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EU, South Korea trade agreement overcomes final European hurdle

Bloomberg | Feb 17, 2011

EU, South Korea trade agreement overcomes final European hurdle

By Jonathan Stearns

The European Union overcame its final hurdle to a free-trade agreement with South Korea today when the EU Parliament endorsed the accord, which will expand a 70 billion-euro ($95 billion) commercial relationship.

The European Parliament in Strasbourg, France, voted in favor of the agreement that will make 99 percent of EU-South Korea commerce duty-free within five years. The 27-nation assembly gave its endorsement after reinforcing the possibility of “safeguard” measures to protect EU manufacturers, particularly carmakers, in the event of a surge in imports from Korea. The accord comes into force this July.

The EU-Korea deal is the world’s second-biggest free-trade pact, eclipsed only by the $1 trillion North American Free Trade Agreement among the U.S., Canada and Mexico that began in 1994. The EU and Korea signed the accord last October, 3 1/2 years after negotiations began.

Companies that may benefit include pharmaceutical producers such as London-based GlaxoSmithKline Plc, chemical makers including BASF SE, based in Ludwigshafen, Germany, and consumer- electronics manufacturers like Amsterdam-based Royal Philips Electronics NV. Farm exporters, shipping businesses and the financial- and legal-services industries also stand to gain.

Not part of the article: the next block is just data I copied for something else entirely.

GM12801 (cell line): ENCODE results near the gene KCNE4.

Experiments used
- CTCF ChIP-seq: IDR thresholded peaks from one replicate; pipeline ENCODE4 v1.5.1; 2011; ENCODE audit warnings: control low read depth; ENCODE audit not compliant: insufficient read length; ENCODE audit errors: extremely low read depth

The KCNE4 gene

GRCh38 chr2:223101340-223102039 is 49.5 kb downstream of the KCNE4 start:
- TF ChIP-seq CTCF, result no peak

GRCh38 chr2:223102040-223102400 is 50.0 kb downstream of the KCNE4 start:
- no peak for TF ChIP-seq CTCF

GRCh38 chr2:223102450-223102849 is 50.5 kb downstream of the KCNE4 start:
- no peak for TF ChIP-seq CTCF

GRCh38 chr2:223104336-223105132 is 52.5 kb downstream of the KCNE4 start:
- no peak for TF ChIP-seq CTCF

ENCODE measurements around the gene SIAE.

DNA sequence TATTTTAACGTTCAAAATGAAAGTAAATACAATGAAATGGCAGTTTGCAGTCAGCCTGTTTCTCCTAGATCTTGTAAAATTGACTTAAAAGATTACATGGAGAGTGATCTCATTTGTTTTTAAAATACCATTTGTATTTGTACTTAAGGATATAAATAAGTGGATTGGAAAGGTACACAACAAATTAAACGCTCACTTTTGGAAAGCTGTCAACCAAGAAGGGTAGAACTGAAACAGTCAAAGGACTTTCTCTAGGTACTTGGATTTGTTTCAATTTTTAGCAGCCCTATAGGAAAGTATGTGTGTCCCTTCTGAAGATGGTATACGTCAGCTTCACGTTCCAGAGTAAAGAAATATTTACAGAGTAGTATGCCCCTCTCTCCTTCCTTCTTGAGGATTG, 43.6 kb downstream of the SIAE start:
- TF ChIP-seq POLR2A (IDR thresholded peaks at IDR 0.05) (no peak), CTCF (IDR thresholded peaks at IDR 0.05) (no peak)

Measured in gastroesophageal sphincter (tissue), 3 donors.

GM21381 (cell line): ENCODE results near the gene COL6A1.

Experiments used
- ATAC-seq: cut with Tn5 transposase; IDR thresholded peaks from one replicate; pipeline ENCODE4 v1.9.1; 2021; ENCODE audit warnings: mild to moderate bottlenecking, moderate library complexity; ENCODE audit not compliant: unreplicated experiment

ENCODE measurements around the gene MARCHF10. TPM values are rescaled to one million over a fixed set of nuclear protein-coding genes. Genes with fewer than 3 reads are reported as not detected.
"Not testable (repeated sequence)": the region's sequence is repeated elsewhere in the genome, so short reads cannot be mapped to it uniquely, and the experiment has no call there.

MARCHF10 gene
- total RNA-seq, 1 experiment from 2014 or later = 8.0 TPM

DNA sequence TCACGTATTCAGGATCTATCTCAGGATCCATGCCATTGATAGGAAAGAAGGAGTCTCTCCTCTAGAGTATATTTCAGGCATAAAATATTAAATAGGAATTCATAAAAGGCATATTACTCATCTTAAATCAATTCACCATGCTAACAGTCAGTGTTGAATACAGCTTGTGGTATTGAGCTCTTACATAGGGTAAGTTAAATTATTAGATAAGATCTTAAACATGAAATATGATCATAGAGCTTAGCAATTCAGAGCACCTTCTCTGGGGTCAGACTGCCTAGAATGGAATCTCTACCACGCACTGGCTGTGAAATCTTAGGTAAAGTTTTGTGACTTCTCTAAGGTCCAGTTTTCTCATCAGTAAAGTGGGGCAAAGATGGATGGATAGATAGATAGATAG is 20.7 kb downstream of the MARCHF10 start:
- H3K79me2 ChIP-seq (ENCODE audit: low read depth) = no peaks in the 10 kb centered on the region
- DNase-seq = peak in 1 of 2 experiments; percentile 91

European carmakers opposed the agreement, saying it will give an unfair edge to companies such as Hyundai Motor Co. and Kia Motors Corp. because of a disparity in auto trade. The EU imported about 450,000 Korean cars into its market of 15 million in 2008 while exporting fewer than 40,000 autos to Korea, where 1 million new cars are sold annually.

Since then the gap has narrowed, with EU auto imports from Korea falling to 294,000 last year while exports to Korea rose to 64,000, according to data from the European Commission, the bloc’s trade authority in Brussels.

The accord will eliminate Korean import duties worth 1.6 billion euros annually and European levies of 1.1 billion euros, according to the EU. The pact could increase Korea’s gross domestic product by as much as 5.6 percentage points over 10 years and create as many as 253,000 jobs in Asia’s fourth- largest economy, according to a joint report by the country’s state research institutes.

 source: Bloomberg